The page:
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Social media shrinking? The death of Vine

November 1, 2016

It’s hard enough to keep up with all the new social media channels piling on to an already taxed marketing team. Since the early 2000s, the web has trained us to “do that brand new thing” with abandon. Social media managers struggle to keep up with the on-boarding of a new channel, almost weekly now. Add to that, the old standards like Facebook (it’s hard to believe we live in an age that a 2009 company is an old standard) are constantly launching new features, expanding and contracting tools for brand development.

On Thursday, Twitter announced they will be discontinuing the video sharing app, Vine, with little explanation. Does this mean Vine wasn’t successful? Actually, the opposite is true. Adding to our vocabulary of web words in everyday speech, “Do it for the Vine!” became the double-dog-dare of millennials. Whole media careers were launched as were the social media famers, dubbed “Viners.” The six-second share craze spoke to our dwindling attention spans, and the platform blew up in popularity. Some experts speculate that while popular Viners earned sponsorship fees from innovative brands, Vine itself did not. Ad revenue is the lifeblood of sustaining a sharing economy technology platform. Just ask the youngest billionaire in our nation’s history. We’re looking at you, Zuck.

Vine is not the only social media site on Twitter’s chopping block. Periscope, though first to market in live-streaming, lost in its failure to create content standards as well as the fact that other platforms were introducing live-stream options.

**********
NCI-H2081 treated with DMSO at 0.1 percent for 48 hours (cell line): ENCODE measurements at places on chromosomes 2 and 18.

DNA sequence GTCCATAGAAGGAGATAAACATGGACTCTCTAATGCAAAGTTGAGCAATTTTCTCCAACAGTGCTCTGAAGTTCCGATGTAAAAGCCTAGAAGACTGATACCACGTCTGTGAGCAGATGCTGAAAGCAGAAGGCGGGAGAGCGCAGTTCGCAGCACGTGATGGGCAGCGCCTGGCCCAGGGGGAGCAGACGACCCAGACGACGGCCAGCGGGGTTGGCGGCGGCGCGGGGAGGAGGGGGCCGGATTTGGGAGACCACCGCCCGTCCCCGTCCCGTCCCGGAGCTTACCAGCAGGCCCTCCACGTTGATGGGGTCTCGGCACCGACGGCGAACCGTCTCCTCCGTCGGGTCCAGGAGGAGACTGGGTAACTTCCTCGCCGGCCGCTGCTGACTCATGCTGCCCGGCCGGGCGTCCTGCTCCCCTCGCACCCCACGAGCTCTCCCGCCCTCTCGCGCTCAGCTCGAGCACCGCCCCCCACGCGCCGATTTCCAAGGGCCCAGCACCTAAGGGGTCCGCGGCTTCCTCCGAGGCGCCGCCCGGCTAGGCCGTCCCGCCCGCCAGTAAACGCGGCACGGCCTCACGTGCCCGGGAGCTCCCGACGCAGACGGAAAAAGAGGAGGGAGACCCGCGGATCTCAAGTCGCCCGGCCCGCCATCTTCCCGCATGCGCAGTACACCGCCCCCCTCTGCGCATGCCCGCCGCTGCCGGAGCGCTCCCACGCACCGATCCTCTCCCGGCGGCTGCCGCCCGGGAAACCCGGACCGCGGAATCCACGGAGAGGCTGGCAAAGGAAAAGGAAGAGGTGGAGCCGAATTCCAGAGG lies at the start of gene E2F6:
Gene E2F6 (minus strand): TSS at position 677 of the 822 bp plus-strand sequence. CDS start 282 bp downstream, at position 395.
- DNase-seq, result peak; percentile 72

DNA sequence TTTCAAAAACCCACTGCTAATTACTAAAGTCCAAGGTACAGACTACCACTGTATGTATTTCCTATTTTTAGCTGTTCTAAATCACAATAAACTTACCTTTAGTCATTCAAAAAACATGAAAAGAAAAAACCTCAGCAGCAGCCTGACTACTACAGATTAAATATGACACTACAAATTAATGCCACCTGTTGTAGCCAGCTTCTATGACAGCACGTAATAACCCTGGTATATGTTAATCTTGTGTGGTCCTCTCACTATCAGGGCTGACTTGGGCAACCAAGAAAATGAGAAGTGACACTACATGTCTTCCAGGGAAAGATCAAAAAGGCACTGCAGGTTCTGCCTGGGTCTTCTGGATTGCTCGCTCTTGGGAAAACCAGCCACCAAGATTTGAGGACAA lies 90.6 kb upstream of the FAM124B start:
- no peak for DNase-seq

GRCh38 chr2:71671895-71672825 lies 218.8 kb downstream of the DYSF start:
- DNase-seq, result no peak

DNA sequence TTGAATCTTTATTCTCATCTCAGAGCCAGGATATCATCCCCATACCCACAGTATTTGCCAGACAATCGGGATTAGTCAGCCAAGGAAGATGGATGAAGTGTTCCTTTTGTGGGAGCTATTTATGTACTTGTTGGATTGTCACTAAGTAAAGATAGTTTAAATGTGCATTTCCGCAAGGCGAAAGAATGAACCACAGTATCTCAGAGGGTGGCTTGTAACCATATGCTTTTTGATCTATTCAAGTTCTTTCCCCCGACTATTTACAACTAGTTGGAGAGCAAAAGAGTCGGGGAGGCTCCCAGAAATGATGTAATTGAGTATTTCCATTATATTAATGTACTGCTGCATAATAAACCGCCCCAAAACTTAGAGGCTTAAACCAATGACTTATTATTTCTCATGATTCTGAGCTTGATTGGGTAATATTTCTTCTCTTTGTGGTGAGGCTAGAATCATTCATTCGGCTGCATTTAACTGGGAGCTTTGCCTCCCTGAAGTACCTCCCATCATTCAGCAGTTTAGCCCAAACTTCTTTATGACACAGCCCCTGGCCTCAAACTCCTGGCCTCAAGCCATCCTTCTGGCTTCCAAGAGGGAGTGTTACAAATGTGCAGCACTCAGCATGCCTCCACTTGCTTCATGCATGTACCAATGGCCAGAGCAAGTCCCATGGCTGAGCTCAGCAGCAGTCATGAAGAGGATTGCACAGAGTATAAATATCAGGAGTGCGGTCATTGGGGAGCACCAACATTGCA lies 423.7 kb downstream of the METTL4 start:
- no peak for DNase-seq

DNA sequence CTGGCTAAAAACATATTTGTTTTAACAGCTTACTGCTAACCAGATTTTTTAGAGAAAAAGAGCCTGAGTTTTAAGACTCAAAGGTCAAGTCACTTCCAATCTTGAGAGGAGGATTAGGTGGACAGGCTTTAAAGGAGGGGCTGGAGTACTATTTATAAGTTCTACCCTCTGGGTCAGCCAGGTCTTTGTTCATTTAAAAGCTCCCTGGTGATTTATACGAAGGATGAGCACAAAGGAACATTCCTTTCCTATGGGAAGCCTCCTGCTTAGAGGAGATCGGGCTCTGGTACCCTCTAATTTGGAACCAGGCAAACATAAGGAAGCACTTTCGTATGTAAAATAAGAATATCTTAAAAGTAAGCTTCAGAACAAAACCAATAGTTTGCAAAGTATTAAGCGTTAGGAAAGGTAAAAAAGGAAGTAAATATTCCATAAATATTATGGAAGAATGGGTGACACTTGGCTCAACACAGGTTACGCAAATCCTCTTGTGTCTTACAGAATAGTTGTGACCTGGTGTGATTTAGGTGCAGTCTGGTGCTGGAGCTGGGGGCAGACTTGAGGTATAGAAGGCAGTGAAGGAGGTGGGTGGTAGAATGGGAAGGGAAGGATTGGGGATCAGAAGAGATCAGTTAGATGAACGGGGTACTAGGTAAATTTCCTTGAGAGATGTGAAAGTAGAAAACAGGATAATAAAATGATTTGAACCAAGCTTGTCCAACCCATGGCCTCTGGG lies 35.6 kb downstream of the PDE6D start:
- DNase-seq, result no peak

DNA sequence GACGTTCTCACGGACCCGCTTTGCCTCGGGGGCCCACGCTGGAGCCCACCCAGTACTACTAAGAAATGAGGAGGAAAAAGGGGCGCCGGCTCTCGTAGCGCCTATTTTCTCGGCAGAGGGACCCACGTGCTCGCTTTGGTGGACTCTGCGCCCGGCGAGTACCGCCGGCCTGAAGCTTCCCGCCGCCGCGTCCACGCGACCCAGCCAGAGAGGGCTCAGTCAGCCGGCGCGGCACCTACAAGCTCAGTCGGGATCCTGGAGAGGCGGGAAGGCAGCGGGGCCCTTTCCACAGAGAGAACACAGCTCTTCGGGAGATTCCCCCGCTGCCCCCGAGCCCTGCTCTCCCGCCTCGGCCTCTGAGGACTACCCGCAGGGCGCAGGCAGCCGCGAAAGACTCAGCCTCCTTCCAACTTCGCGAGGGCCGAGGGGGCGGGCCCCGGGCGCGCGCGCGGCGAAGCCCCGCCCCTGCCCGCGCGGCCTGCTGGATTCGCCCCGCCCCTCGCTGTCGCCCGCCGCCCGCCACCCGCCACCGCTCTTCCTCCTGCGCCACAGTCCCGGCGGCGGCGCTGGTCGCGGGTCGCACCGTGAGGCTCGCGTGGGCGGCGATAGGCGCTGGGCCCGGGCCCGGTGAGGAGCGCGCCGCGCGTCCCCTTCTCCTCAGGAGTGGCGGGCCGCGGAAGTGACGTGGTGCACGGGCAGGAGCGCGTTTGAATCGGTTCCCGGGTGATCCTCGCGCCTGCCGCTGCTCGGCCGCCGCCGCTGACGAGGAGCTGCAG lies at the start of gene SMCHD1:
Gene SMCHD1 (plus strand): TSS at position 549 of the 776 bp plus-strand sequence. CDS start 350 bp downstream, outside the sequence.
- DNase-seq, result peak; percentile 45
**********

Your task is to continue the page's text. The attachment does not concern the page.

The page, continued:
Does this point to a shrinkage in social media appetite? Quite the opposite, it speaks to a UX sophistication on the part of users and advertisers. Consumers demand a quick adoption by their peers and companies who wish to engage with their brand influencers. The next social media disruptor remains to be revealed. Don’t think a new company could change the game all over again? Remember MySpace? Yeah, me neither.

Bottom line for brands:

  • We are still at the beginning of a new way of communicating.
  • Change in social media strategy takes a lot of risk and confidence.
  • The concept is pretty standard, even if the players change from time to time.

Let’s make sure your social media strategy and efforts are centered on “how” and “what” you communicate, and let the “where” be part of a fluid experience journey. We’d love to talk to you about your opportunities in new social media strategies. Contact us for a chat!

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